In fact, asked if there was a danger that the F1 show now consists solely of qualifying, the first corner of the first lap and then the rest of the race as a procession, Ferrari boss Stefano Domenicali urged caution about reacting too fast but ultimately admitted: "If this is the danger then I would like to subscribe straightaway!"
He's right. If anyone has an advantage that would be taken away by that move, they clearly wouldn't accept it.
Change in diffusers
The most concerning thing to hear for the prospects of 2010, however, came not from the team bosses but actually from the drivers.
"I caught up with Michael (Schumacher) and then sat behind him for the rest of the race," said Jenson Button of his experience in Bahrain. Most others had similar stories, and Lewis Hamilton added: "It's pretty much a train the whole way."
It's not the first time we've heard that, of course, but the concern is that it seems to be getting worse. Red Bull driver Mark Webber admitted being "shocked" by how difficult it was to overtake. A lot of that was down to the fact that everyone is now driving more or less the same weight of fuel, but much is also down to the double diffusers.
Before the start of the season, McLaren's Paddy Lowe said: "Lots of people are saying that racing will be processional but... it has the potential to be more interesting. The drivers are forced to overtake on the track - there's no other way of doing it - which adds its own element of interest. It's a different risk profile."
Unfortunately, there is no risk profile involved - because drivers can't get close enough to take those risks.
Last year's rule changes were supposed to reduce the car's dependency on downforce with less effective wings and a simplified diffuser, but they were steamrollered by the double diffuser loophole, which allowed enlarged diffusers and, consequently, larger air disturbance trailing the cars.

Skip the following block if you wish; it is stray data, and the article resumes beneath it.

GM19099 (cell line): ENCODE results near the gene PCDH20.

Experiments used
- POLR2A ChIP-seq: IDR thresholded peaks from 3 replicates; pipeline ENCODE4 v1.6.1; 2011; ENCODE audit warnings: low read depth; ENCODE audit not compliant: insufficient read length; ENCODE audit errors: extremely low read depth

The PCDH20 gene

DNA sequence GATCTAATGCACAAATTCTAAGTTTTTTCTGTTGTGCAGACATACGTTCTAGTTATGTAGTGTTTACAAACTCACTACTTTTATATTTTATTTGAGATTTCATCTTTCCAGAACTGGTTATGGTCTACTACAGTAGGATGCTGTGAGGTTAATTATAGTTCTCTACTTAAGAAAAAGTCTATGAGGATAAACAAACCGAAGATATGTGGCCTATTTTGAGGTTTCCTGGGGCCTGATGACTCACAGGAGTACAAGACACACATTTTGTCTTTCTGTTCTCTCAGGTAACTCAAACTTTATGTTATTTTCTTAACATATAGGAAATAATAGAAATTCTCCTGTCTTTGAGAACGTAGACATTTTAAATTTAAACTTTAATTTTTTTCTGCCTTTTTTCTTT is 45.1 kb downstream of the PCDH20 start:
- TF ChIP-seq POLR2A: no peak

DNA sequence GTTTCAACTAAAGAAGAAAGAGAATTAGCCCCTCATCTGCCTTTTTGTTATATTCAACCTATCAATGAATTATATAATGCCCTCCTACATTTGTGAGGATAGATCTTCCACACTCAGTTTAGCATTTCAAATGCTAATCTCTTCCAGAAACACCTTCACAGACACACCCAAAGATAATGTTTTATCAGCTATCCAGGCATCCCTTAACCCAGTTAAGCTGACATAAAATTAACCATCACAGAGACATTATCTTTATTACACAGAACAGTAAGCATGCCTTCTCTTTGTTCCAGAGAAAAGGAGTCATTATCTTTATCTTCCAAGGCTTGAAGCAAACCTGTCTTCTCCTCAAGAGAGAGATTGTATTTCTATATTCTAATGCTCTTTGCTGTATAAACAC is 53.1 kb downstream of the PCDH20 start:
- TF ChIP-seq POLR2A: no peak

Now things have gone even further.
Teams are allowed a hole in the diffuser to make enough space of their external starter motor to slot in - but with diffuser slots essential for improved performance, the clever ones have made radically shaped starter motors that need large sculpted holes to fit into - with the hole actually performing a crucial function in the diffuser.
It's in the rules, but it's against the spirit and it is another example of how teams will do anything for performance - they clearly understand it will harm the show because the disrupted wake it causes will reduce the opportunity for following cars to overtake but they know that if they don't do it, someone else will...
There will be a move to deal with this issue in Australia, but there seems little the FIA will be able to do.
So, unfortunately, it seems the sport has the most enticing group of front-running drivers seen in many years but, if Bahrain is indeed an indicator of things to come, they will be restricted from creating the dramatic battles everyone has been hoping for.
No matter what happens to the tyre situation, the fact will remain that throughout the race all the cars are on similar fuel loads - and with the double diffusers making it so hard to close in on the car in front, it will still be unlikely to see much on-track overtaking.
So all this begs the question why were the rules changed in the first place?
The F1 season in 2009 was one of the most spectacular in recent memory, refuelling had been in place for years, with limited problems, and everyone had got used to the fact pole position was firmly fused with race strategy rather than a simple bid for out-and-out pace.
But Formula One always seems to be looking for change.
Webber perhaps said it best. "Wow! New rules," he wrote on his new Twitter feed. "Not sure huh? Why do they keep dicking with it...?"
- Martin Whitmarsh